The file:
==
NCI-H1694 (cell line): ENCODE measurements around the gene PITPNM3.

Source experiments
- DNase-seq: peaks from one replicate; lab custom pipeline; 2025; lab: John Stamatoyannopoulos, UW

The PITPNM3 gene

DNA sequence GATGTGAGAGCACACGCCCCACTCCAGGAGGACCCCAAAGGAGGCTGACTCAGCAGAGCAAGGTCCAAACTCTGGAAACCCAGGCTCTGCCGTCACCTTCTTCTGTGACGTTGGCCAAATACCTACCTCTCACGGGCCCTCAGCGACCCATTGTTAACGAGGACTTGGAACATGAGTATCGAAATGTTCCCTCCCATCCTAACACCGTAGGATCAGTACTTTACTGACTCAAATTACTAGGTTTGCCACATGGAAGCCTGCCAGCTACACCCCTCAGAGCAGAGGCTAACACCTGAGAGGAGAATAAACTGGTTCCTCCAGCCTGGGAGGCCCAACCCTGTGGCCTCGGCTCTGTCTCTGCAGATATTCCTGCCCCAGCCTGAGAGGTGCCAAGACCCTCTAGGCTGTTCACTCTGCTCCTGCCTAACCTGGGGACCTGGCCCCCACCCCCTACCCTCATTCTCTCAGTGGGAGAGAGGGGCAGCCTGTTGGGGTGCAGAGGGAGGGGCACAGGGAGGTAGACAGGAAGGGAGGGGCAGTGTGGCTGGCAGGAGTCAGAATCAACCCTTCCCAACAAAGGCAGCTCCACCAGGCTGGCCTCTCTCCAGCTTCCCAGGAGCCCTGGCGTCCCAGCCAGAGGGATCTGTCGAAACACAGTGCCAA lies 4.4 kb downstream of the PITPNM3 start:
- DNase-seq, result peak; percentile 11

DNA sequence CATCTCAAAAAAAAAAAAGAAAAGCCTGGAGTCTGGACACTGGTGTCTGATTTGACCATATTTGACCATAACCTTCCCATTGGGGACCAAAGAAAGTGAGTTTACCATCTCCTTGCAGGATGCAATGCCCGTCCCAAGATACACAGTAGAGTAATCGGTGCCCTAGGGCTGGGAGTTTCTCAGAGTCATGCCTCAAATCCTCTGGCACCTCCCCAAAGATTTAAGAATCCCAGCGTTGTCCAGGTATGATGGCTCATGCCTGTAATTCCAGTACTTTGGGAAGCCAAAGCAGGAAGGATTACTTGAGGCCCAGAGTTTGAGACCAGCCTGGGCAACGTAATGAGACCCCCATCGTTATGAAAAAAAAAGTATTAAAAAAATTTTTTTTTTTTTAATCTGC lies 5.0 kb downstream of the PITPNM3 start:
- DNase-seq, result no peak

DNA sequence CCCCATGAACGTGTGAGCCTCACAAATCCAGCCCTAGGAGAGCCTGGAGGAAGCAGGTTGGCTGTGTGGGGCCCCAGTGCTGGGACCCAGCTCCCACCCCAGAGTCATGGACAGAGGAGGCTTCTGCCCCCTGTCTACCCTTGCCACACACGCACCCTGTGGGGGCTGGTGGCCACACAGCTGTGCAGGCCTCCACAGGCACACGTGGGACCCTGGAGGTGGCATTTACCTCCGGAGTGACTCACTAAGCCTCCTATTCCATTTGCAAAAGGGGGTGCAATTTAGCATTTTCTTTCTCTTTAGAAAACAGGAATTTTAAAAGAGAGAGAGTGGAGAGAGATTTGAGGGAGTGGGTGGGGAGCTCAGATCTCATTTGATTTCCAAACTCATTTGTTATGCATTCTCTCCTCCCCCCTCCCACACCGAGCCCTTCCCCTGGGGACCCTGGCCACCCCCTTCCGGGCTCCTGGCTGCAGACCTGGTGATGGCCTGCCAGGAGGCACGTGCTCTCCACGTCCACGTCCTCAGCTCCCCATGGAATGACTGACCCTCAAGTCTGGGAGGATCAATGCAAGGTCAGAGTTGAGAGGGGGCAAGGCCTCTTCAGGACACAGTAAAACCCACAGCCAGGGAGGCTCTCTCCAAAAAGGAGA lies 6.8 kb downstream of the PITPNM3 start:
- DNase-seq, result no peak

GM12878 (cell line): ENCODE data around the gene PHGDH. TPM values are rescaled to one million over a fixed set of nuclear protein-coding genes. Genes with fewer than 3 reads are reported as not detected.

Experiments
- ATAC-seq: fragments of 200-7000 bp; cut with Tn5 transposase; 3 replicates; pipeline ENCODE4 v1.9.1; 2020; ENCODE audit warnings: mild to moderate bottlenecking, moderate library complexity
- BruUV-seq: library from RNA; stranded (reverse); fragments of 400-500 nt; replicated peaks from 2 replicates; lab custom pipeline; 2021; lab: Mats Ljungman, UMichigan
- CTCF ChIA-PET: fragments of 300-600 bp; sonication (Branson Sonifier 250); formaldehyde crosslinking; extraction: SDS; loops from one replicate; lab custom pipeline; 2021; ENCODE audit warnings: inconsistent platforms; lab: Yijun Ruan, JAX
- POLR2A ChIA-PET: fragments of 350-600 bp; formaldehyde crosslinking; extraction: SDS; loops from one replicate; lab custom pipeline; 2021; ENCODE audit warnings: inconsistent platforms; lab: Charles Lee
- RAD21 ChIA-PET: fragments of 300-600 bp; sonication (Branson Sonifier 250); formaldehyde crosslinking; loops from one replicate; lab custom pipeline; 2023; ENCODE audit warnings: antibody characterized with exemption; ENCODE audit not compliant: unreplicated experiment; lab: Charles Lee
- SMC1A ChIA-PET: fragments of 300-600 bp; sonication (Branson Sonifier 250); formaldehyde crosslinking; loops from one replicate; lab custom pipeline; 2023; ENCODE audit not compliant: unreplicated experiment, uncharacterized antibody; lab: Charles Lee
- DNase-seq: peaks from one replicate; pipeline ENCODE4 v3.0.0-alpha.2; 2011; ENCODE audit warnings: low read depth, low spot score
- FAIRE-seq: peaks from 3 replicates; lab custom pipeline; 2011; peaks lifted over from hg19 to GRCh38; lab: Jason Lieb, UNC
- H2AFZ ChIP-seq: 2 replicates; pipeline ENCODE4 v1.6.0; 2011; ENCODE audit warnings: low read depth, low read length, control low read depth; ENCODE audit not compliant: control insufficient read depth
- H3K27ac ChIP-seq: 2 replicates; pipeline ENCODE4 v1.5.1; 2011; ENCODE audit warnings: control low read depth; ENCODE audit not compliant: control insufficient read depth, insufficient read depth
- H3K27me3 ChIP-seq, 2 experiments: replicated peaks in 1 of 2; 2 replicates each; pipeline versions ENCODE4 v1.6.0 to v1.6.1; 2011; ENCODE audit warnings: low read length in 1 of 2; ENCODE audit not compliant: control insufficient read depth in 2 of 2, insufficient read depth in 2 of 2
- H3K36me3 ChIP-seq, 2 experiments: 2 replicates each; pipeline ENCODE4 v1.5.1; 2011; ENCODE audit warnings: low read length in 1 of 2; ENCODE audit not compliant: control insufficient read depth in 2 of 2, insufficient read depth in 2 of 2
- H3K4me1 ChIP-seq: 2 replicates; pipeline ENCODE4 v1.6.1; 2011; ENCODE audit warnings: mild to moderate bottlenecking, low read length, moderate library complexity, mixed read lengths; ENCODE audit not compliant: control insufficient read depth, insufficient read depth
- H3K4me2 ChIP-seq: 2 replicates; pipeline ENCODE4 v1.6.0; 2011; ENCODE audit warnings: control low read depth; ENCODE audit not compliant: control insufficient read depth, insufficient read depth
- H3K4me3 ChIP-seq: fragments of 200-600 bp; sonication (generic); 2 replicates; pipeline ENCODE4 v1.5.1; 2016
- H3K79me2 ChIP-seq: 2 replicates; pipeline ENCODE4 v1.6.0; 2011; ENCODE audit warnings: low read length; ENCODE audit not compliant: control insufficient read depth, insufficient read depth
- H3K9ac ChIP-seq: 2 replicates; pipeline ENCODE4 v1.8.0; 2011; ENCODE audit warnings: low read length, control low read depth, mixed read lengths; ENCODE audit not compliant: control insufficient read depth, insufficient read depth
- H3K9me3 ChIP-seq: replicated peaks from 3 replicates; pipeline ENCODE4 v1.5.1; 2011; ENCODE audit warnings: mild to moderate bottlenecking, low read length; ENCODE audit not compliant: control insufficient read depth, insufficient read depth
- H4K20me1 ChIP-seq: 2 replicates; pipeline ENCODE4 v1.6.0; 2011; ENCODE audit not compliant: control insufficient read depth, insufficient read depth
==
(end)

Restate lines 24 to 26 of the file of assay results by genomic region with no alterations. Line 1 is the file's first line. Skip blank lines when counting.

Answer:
- H3K36me3 ChIP-seq, 2 experiments: 2 replicates each; pipeline ENCODE4 v1.5.1; 2011; ENCODE audit warnings: low read length in 1 of 2; ENCODE audit not compliant: control insufficient read depth in 2 of 2, insufficient read depth in 2 of 2
- H3K4me1 ChIP-seq: 2 replicates; pipeline ENCODE4 v1.6.1; 2011; ENCODE audit warnings: mild to moderate bottlenecking, low read length, moderate library complexity, mixed read lengths; ENCODE audit not compliant: control insufficient read depth, insufficient read depth
- H3K4me2 ChIP-seq: 2 replicates; pipeline ENCODE4 v1.6.0; 2011; ENCODE audit warnings: control low read depth; ENCODE audit not compliant: control insufficient read depth, insufficient read depth